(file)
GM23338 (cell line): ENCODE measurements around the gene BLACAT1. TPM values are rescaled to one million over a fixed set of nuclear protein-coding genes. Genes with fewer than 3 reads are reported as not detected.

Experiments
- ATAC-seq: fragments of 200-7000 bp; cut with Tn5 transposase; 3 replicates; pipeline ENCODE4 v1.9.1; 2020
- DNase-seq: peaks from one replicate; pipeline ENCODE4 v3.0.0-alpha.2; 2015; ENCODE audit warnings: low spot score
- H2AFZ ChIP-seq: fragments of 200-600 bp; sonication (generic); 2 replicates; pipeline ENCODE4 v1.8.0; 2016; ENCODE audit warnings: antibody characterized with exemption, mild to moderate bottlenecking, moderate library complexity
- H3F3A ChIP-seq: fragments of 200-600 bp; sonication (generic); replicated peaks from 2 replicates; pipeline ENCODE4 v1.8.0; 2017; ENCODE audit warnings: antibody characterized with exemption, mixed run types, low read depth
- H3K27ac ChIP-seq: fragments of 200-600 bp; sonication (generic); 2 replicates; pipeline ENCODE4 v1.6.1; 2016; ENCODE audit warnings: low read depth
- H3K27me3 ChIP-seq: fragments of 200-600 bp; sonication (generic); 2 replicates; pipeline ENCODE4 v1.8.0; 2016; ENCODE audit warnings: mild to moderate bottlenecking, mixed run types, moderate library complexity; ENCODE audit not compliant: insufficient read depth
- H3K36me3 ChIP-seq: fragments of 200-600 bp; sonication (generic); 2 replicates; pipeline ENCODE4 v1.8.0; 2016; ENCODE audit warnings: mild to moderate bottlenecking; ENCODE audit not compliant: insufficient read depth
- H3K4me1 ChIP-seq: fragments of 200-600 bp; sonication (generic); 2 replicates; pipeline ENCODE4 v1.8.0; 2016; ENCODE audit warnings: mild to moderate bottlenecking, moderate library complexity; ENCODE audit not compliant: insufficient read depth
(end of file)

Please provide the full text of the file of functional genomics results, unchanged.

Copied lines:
GM23338 (cell line): ENCODE measurements around the gene BLACAT1. TPM values are rescaled to one million over a fixed set of nuclear protein-coding genes. Genes with fewer than 3 reads are reported as not detected.

Experiments
- ATAC-seq: fragments of 200-7000 bp; cut with Tn5 transposase; 3 replicates; pipeline ENCODE4 v1.9.1; 2020
- DNase-seq: peaks from one replicate; pipeline ENCODE4 v3.0.0-alpha.2; 2015; ENCODE audit warnings: low spot score
- H2AFZ ChIP-seq: fragments of 200-600 bp; sonication (generic); 2 replicates; pipeline ENCODE4 v1.8.0; 2016; ENCODE audit warnings: antibody characterized with exemption, mild to moderate bottlenecking, moderate library complexity
- H3F3A ChIP-seq: fragments of 200-600 bp; sonication (generic); replicated peaks from 2 replicates; pipeline ENCODE4 v1.8.0; 2017; ENCODE audit warnings: antibody characterized with exemption, mixed run types, low read depth
- H3K27ac ChIP-seq: fragments of 200-600 bp; sonication (generic); 2 replicates; pipeline ENCODE4 v1.6.1; 2016; ENCODE audit warnings: low read depth
- H3K27me3 ChIP-seq: fragments of 200-600 bp; sonication (generic); 2 replicates; pipeline ENCODE4 v1.8.0; 2016; ENCODE audit warnings: mild to moderate bottlenecking, mixed run types, moderate library complexity; ENCODE audit not compliant: insufficient read depth
- H3K36me3 ChIP-seq: fragments of 200-600 bp; sonication (generic); 2 replicates; pipeline ENCODE4 v1.8.0; 2016; ENCODE audit warnings: mild to moderate bottlenecking; ENCODE audit not compliant: insufficient read depth
- H3K4me1 ChIP-seq: fragments of 200-600 bp; sonication (generic); 2 replicates; pipeline ENCODE4 v1.8.0; 2016; ENCODE audit warnings: mild to moderate bottlenecking, moderate library complexity; ENCODE audit not compliant: insufficient read depth